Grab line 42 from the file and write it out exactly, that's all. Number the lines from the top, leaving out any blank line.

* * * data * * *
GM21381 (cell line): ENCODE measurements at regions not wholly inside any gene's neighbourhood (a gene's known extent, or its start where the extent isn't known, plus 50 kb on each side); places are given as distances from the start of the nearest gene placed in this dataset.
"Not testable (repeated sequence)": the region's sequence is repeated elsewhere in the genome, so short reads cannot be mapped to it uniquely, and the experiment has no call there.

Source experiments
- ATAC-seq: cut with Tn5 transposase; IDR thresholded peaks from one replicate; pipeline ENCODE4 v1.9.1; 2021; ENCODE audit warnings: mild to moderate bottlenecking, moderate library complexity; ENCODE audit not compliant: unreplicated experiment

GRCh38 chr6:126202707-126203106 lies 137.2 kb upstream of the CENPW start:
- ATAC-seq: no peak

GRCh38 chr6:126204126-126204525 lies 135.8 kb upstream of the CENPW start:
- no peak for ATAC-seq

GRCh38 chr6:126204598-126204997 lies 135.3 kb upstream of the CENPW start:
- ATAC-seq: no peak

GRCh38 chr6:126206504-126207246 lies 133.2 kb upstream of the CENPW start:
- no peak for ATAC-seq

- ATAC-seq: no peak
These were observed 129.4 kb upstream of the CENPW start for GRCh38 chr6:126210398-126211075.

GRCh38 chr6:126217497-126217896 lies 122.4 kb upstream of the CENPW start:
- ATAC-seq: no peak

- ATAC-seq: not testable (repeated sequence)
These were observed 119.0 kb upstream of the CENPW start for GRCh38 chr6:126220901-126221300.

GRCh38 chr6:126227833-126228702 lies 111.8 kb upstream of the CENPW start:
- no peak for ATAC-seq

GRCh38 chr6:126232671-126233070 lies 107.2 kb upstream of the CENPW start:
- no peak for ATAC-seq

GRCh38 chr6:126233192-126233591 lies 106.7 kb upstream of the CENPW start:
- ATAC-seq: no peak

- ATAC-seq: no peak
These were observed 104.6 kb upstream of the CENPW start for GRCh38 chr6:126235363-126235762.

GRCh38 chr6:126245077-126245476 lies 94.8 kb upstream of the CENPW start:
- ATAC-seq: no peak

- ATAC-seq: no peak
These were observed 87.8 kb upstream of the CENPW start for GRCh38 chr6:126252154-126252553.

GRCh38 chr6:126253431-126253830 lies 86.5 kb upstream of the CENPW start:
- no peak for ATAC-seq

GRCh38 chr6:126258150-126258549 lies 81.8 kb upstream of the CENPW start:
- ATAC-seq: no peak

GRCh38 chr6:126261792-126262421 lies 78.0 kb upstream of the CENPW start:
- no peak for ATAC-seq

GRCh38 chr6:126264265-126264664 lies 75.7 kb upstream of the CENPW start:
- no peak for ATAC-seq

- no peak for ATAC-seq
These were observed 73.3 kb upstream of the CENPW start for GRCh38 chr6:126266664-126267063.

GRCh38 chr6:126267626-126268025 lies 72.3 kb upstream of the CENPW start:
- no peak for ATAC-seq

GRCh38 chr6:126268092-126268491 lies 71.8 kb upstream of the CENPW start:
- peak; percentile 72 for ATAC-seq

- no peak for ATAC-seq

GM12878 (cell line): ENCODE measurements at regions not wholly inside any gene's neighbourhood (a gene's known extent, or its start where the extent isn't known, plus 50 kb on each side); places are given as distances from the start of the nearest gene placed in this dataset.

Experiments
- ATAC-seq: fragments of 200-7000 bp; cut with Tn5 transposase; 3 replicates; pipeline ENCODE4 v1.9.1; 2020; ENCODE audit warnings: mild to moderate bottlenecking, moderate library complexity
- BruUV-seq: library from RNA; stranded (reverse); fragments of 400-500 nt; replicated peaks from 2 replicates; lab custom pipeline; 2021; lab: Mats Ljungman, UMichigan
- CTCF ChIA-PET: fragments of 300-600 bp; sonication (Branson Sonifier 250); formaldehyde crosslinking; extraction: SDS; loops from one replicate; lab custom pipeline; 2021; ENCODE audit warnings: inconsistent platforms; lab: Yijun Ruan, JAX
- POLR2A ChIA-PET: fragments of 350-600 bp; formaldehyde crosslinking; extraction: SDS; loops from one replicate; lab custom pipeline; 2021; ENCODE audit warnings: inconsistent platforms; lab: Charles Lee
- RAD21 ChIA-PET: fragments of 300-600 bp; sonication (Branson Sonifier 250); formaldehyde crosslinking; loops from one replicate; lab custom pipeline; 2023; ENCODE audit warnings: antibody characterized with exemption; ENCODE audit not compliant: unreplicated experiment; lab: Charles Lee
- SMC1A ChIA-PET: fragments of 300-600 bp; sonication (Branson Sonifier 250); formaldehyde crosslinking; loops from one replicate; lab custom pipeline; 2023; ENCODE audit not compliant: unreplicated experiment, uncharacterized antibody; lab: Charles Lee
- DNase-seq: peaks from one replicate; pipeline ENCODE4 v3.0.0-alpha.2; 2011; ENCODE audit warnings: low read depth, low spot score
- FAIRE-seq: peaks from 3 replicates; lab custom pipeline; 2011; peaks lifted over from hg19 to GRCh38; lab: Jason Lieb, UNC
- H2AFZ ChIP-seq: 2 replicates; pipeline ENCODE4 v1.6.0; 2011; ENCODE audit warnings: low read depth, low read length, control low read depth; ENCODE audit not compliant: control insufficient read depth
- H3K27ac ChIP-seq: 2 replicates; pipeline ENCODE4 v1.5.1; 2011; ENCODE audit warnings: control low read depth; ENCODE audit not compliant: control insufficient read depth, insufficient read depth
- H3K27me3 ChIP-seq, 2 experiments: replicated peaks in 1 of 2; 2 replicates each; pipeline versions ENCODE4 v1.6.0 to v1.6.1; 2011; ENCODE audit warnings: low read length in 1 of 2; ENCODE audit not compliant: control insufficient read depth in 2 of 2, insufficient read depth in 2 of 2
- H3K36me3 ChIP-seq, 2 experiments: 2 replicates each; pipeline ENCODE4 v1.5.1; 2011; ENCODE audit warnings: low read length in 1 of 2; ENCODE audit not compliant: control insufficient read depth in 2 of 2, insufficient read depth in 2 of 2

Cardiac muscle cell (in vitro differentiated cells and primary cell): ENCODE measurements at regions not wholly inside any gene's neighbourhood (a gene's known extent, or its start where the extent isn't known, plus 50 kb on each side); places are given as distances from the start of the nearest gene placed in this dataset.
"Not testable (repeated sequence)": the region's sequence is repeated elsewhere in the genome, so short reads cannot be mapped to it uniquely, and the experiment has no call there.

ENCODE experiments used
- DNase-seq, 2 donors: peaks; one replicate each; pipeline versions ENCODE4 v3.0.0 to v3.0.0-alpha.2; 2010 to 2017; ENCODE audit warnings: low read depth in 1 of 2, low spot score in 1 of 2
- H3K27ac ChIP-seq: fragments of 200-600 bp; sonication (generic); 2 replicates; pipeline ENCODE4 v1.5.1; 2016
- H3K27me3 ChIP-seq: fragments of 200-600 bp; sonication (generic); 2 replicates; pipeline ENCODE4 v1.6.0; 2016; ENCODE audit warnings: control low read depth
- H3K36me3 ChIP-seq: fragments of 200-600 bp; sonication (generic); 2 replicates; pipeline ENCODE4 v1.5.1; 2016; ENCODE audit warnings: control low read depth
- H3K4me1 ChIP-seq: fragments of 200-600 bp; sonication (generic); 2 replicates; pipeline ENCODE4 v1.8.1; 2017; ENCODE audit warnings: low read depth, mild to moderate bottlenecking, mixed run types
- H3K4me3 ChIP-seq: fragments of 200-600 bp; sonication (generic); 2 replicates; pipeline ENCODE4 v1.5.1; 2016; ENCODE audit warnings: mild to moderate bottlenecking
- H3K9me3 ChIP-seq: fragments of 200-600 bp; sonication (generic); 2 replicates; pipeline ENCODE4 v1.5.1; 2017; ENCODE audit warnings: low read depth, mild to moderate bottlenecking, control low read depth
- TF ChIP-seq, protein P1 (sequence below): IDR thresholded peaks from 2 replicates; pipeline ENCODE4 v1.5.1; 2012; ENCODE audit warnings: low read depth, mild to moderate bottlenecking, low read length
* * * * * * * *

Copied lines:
- no peak for ATAC-seq